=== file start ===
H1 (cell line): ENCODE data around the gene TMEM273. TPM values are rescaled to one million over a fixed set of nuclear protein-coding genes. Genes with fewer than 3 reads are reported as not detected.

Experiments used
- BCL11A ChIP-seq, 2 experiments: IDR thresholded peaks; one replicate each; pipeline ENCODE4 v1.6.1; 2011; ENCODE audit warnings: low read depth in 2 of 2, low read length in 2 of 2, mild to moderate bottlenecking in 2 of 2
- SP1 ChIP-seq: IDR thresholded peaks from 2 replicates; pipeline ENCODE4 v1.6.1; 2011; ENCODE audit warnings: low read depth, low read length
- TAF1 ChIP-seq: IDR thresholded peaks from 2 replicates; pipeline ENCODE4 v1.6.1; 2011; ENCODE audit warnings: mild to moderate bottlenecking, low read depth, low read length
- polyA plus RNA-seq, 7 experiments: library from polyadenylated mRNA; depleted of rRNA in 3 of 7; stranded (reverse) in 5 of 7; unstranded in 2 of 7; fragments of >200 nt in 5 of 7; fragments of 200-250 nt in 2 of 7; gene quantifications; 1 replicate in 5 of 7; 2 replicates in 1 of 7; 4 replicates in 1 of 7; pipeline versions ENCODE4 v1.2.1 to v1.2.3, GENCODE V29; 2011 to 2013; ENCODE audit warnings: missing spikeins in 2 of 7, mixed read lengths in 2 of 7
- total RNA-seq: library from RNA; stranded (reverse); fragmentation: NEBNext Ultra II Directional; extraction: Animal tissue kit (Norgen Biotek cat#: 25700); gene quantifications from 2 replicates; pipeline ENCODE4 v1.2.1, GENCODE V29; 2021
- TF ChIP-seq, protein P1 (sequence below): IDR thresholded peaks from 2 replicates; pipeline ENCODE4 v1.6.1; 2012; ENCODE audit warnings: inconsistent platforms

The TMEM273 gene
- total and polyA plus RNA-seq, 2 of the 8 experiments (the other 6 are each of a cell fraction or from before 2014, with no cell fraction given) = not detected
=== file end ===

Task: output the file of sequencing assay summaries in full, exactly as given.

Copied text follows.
H1 (cell line): ENCODE data around the gene TMEM273. TPM values are rescaled to one million over a fixed set of nuclear protein-coding genes. Genes with fewer than 3 reads are reported as not detected.

Experiments used
- BCL11A ChIP-seq, 2 experiments: IDR thresholded peaks; one replicate each; pipeline ENCODE4 v1.6.1; 2011; ENCODE audit warnings: low read depth in 2 of 2, low read length in 2 of 2, mild to moderate bottlenecking in 2 of 2
- SP1 ChIP-seq: IDR thresholded peaks from 2 replicates; pipeline ENCODE4 v1.6.1; 2011; ENCODE audit warnings: low read depth, low read length
- TAF1 ChIP-seq: IDR thresholded peaks from 2 replicates; pipeline ENCODE4 v1.6.1; 2011; ENCODE audit warnings: mild to moderate bottlenecking, low read depth, low read length
- polyA plus RNA-seq, 7 experiments: library from polyadenylated mRNA; depleted of rRNA in 3 of 7; stranded (reverse) in 5 of 7; unstranded in 2 of 7; fragments of >200 nt in 5 of 7; fragments of 200-250 nt in 2 of 7; gene quantifications; 1 replicate in 5 of 7; 2 replicates in 1 of 7; 4 replicates in 1 of 7; pipeline versions ENCODE4 v1.2.1 to v1.2.3, GENCODE V29; 2011 to 2013; ENCODE audit warnings: missing spikeins in 2 of 7, mixed read lengths in 2 of 7
- total RNA-seq: library from RNA; stranded (reverse); fragmentation: NEBNext Ultra II Directional; extraction: Animal tissue kit (Norgen Biotek cat#: 25700); gene quantifications from 2 replicates; pipeline ENCODE4 v1.2.1, GENCODE V29; 2021
- TF ChIP-seq, protein P1 (sequence below): IDR thresholded peaks from 2 replicates; pipeline ENCODE4 v1.6.1; 2012; ENCODE audit warnings: inconsistent platforms

The TMEM273 gene
- total and polyA plus RNA-seq, 2 of the 8 experiments (the other 6 are each of a cell fraction or from before 2014, with no cell fraction given) = not detected